2. Later I plan to visit your blog and spend time browsing. My husband is home this morning and we’re ready to head out for his appointment with the retinologist (regular eye shots). I have to be the driver after his shot, and it takes up a good part of the day. But, I will be back, and I’m looking forward to browsing around since I won’t be doing any painting today. I hope you have a great day with art!


  2. This is a really interesting post. That part about pooping in cans was hilarious! I like abstract art a lot but I agree it doesn’t make me feel anything.
    One of my favorite movements is Pop Art and I’m curious to know what you think of that. I just started a 1960s art blog so it’s something I’ll write about.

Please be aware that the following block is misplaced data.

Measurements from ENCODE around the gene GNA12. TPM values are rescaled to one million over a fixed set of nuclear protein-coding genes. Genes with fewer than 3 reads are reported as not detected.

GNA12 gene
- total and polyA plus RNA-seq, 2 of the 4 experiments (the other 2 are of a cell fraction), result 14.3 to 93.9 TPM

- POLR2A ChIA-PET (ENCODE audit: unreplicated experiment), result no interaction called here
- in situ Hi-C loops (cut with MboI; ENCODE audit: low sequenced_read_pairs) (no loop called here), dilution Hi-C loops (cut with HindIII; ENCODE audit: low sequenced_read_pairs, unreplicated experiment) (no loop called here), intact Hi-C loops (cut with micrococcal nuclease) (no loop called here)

Liked by 1 person

    1. LOL… when I first read your post, I thought you wrote “Poop Art” instead of “Pop Art”. I’m still laughing. Maybe it’s still a bit early in the morning for my brain, or maybe it’s already worn out since I’ve been up for nearly 6 hours already. I have a lot of mixed feelings about abstract art. It’s extremely difficult for me to create, but there is a lot I like. I think it’s because I’m always drawn to colors, so if an artist chooses and uses the right color scheme in an abstract, I’ll probably love it. As for “Pop Art”, that’s a fairly new genre for me. I’m familiar with it, but I’ve never really studied much about it. I’ve definitely never tried creating any “Pop Art” of my own. I will be checking out your blog! I’m just now getting settled in to my “new” art studio following our move, so I’ll be back to a more regular schedule soon. 🙂

      Liked by 1 person